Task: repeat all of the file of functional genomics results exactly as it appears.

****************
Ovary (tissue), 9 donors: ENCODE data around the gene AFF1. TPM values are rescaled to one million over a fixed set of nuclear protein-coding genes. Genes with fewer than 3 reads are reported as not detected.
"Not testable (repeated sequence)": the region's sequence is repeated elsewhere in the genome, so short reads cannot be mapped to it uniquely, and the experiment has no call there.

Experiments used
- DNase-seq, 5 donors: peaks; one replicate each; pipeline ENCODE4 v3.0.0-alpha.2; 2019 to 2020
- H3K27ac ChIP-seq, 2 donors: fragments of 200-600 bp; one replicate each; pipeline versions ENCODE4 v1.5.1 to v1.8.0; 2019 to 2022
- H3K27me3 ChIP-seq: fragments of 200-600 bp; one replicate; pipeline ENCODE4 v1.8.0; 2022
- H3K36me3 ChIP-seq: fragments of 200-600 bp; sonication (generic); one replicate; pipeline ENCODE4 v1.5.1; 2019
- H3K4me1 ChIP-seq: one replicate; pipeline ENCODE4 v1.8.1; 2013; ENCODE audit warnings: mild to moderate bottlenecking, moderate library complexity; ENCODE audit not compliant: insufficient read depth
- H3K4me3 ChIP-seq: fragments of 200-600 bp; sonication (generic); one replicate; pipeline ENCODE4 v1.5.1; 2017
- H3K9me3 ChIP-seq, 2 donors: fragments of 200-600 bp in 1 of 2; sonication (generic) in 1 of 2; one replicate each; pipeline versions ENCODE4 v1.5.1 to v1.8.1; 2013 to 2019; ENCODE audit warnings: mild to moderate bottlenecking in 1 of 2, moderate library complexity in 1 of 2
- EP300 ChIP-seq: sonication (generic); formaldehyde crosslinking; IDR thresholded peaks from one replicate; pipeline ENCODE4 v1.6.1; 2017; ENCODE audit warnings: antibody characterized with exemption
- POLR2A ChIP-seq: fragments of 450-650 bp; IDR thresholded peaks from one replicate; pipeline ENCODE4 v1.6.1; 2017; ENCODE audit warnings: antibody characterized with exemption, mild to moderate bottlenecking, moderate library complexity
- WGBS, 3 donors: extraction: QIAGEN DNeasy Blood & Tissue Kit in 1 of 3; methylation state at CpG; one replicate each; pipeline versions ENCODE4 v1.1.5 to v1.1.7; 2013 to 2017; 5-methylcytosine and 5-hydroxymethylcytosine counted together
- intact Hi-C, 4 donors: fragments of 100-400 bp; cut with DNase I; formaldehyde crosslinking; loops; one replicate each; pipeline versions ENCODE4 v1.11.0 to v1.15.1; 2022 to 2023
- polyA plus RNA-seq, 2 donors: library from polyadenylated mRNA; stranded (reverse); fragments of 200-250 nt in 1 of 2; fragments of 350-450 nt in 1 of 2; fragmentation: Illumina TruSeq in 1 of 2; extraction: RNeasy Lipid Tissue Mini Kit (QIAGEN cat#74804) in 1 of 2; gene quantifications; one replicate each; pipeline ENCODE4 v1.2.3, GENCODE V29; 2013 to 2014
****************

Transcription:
Ovary (tissue), 9 donors: ENCODE data around the gene AFF1. TPM values are rescaled to one million over a fixed set of nuclear protein-coding genes. Genes with fewer than 3 reads are reported as not detected.
"Not testable (repeated sequence)": the region's sequence is repeated elsewhere in the genome, so short reads cannot be mapped to it uniquely, and the experiment has no call there.

Experiments used
- DNase-seq, 5 donors: peaks; one replicate each; pipeline ENCODE4 v3.0.0-alpha.2; 2019 to 2020
- H3K27ac ChIP-seq, 2 donors: fragments of 200-600 bp; one replicate each; pipeline versions ENCODE4 v1.5.1 to v1.8.0; 2019 to 2022
- H3K27me3 ChIP-seq: fragments of 200-600 bp; one replicate; pipeline ENCODE4 v1.8.0; 2022
- H3K36me3 ChIP-seq: fragments of 200-600 bp; sonication (generic); one replicate; pipeline ENCODE4 v1.5.1; 2019
- H3K4me1 ChIP-seq: one replicate; pipeline ENCODE4 v1.8.1; 2013; ENCODE audit warnings: mild to moderate bottlenecking, moderate library complexity; ENCODE audit not compliant: insufficient read depth
- H3K4me3 ChIP-seq: fragments of 200-600 bp; sonication (generic); one replicate; pipeline ENCODE4 v1.5.1; 2017
- H3K9me3 ChIP-seq, 2 donors: fragments of 200-600 bp in 1 of 2; sonication (generic) in 1 of 2; one replicate each; pipeline versions ENCODE4 v1.5.1 to v1.8.1; 2013 to 2019; ENCODE audit warnings: mild to moderate bottlenecking in 1 of 2, moderate library complexity in 1 of 2
- EP300 ChIP-seq: sonication (generic); formaldehyde crosslinking; IDR thresholded peaks from one replicate; pipeline ENCODE4 v1.6.1; 2017; ENCODE audit warnings: antibody characterized with exemption
- POLR2A ChIP-seq: fragments of 450-650 bp; IDR thresholded peaks from one replicate; pipeline ENCODE4 v1.6.1; 2017; ENCODE audit warnings: antibody characterized with exemption, mild to moderate bottlenecking, moderate library complexity
- WGBS, 3 donors: extraction: QIAGEN DNeasy Blood & Tissue Kit in 1 of 3; methylation state at CpG; one replicate each; pipeline versions ENCODE4 v1.1.5 to v1.1.7; 2013 to 2017; 5-methylcytosine and 5-hydroxymethylcytosine counted together
- intact Hi-C, 4 donors: fragments of 100-400 bp; cut with DNase I; formaldehyde crosslinking; loops; one replicate each; pipeline versions ENCODE4 v1.11.0 to v1.15.1; 2022 to 2023
- polyA plus RNA-seq, 2 donors: library from polyadenylated mRNA; stranded (reverse); fragments of 200-250 nt in 1 of 2; fragments of 350-450 nt in 1 of 2; fragmentation: Illumina TruSeq in 1 of 2; extraction: RNeasy Lipid Tissue Mini Kit (QIAGEN cat#74804) in 1 of 2; gene quantifications; one replicate each; pipeline ENCODE4 v1.2.3, GENCODE V29; 2013 to 2014